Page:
Questions was directed to Foreign Minster Jan Pettersen by Mr Olav Gunnar Ballo Member of Norwegian Parliament from Social liberal Party. Mr Ballo is also the leader of Norwegian parliamentarian group for Tibet. Norwegian parliament`s question session take place once a week in the presence of Cabinet members and telecast live on National TV.
Following is text of question/answer translated into English by us. Chungdak Koren, Norwegian Tibet Committee
The Tibet-question was raised in the Norwegian Parliament’s question-hour session
QUESTIONER: Olav Gunnar Ballo, Member of Parliament
SV (The Social Liberal Party)
DIRECTED TO: The Foreign Minister, Petersen, and Jan
(The Conservative Party)
Question 1: MP Mr. Olav Gunnar Ballo
The two Tibetans Lobsang Dhondup and Tenzin Delek were in January 2003 accused for having practiced separatism by the Chinese authorities and sentenced to death by a court in the Sichuan Province. Dhondup was executed immediately after the trial, whereas the execution of Tenzin Delek has been postponed for two years.
Will Foreign Minister follow up this issue with the Chinese authorities, based on human rights for the Tibetan people?
The Foreign Minister Mr. Jan Petersen’s reply
The Norwegian Government has on several occasions taken up this matter with the Chinese authorities.
The initial protest from our side was made jointly with EU in December 2002 when a local court had sentenced the two Tibetans to death. We express our concern that there were reasons to believe that this case did not get fair trial and was a miscarriage of justice, we made request for a new court hearing.
When the media in January reported that the Sichuan court of appeal did not rescind the death-sentences, the Norwegian Ambassador in Beijing reiterated the Norwegian viewpoints in a new meeting with the Chinese Foreign Ministry. Some days later the media reported that one of the two Tibetans had been executed. Norway, together with the EU and Switzerland, immediately contacted the Chinese Foreign Ministry through its embassy in Beijing and lodged an inquiry. We expressed our deep disappointment because the Chinese authorities had not yet confirmed the news about the two Tibetans. Norway later participated in a EU-chairman declaration in which we expressed our profound regret for the execution.
It was underlined that the verdict on several points did not satisfy the requirements of a fair trial. Norway, during the ongoing UN-Session of the Human Rights Commission, expressed its concern in a statement for the widespread use of the death penalty in China and took up the situation in Tibet. The current issue will be discussed further on a political level during the round table conference on Human rights, (Human Right dialogue) between Norway and China in Oslo this coming May.
Question 2: MP Mr. Olav Gunnar Ballo
In September 2002, the delegation from Dalai Lama was in Tibet and China for three weeks. It was the fist contact between the two parties after a long time. The Dalai Lama expressed his hopes for several such visits of delegations, which in long term will lead to negotiations on Tibet’s political future. Norway has already recommended such a dialogue.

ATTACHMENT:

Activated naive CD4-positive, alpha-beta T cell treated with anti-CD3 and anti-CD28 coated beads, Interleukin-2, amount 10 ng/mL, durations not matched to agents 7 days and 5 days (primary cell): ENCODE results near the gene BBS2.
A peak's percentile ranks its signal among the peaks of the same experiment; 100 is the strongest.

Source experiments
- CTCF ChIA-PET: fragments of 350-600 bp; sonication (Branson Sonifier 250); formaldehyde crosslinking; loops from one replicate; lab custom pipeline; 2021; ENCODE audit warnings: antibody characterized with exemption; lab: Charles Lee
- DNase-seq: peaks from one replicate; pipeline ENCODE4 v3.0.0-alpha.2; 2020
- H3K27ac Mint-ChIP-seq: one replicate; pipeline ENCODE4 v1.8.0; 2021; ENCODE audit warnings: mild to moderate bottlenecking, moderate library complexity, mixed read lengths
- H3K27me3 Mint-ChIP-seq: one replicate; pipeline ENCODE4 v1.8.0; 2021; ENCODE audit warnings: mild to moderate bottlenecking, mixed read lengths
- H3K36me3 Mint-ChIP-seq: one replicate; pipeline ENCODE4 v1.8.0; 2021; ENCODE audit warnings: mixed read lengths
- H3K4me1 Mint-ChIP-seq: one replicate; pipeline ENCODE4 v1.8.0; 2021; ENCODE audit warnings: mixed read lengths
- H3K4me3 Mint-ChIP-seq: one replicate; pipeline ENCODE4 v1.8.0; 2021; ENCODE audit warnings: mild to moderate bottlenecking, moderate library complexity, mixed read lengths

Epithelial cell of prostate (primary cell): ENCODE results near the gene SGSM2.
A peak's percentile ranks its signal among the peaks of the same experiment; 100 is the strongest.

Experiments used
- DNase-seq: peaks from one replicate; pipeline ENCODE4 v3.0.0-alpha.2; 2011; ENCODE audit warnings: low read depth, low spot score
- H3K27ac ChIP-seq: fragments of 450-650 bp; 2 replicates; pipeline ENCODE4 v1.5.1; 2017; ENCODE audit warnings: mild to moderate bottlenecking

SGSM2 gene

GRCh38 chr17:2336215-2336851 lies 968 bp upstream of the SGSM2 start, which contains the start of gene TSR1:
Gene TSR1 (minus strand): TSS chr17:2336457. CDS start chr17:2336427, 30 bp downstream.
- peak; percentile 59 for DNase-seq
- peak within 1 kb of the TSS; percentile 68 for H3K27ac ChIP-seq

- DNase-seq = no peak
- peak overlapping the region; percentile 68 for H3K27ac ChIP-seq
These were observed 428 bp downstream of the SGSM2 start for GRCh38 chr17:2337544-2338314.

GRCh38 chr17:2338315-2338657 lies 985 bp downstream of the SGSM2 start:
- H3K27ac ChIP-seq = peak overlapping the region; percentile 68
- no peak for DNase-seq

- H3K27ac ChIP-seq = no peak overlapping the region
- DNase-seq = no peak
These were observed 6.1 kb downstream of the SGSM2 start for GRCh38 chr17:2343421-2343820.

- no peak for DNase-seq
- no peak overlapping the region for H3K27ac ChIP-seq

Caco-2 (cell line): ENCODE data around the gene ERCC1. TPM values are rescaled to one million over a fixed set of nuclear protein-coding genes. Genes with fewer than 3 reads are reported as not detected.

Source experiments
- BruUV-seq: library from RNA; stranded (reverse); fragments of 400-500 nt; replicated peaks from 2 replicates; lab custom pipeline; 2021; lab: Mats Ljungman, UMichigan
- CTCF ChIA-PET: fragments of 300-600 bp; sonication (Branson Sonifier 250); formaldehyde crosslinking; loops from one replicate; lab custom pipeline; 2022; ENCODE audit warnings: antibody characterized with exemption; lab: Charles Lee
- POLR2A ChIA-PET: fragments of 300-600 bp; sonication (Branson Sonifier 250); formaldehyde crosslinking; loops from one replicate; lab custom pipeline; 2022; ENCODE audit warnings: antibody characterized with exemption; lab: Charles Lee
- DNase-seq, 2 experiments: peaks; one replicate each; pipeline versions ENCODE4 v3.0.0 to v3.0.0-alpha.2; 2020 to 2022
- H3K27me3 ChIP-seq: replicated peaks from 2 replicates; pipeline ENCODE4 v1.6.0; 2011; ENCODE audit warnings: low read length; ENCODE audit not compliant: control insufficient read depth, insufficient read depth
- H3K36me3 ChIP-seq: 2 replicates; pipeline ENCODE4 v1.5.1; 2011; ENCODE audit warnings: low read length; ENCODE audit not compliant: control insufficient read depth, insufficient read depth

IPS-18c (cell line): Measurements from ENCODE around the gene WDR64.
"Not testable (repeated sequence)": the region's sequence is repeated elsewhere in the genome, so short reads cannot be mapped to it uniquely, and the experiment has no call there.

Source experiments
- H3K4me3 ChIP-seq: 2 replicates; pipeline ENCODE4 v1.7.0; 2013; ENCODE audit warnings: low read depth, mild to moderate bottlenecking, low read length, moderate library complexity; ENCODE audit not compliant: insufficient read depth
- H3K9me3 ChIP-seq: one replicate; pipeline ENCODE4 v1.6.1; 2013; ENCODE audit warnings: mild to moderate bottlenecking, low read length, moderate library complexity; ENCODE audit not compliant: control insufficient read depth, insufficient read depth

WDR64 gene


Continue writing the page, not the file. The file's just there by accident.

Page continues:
What concretely the Norwegian Government would do to make China enter into such a dialogue?
The Foreign Minister Mr.Jan Petersen’s reply
First of all I wanted to state that the specific case representative Mr.Ballo had taken up would be followed up in May. This is utmost positive reply I could give to the question. But I do agree with representative Mr.Ballo that this is an issue of great complexity and Norway on several occasions has taken it up in their relatively regular discussions with the Chinese authorities. The point of view representative Mr. Ballo referred to is the correct Norwegian governments point of view. This is a point Norway has repeatedly emphasized and will continue to do so in our dialogue with the Chinese authorities.
Question 3: MP Mr. Ballo
I would like to thank Foreign Minister for his reply, which I perceive to be a positive. However one often gets the impression that the Tibet-question for different reasons is avoided, even in conversations with the Chinese authorities because it is inopportune to raise the human rights issues in Tibet. At the same time Norway has awarded the Nobel Peace Prize to H.H. the Dalai Lama and also extended support to the Tibetan people in other ways. I would like to encourage the Norwegian Government to raise the issues related to the human rights in Tibet in different ways and on occasions.
The Foreign Minister Jan Petersen’s reply
I have no difficulty in responding positively to the request, which representative Ballo had made. I think this was yet another timely reminder of an important issue and what I explained in my answers, reminded the fact that Norway has repeatedly taken up human rights issue which clearly indicates importance from our side and underlines much is being done in practice also.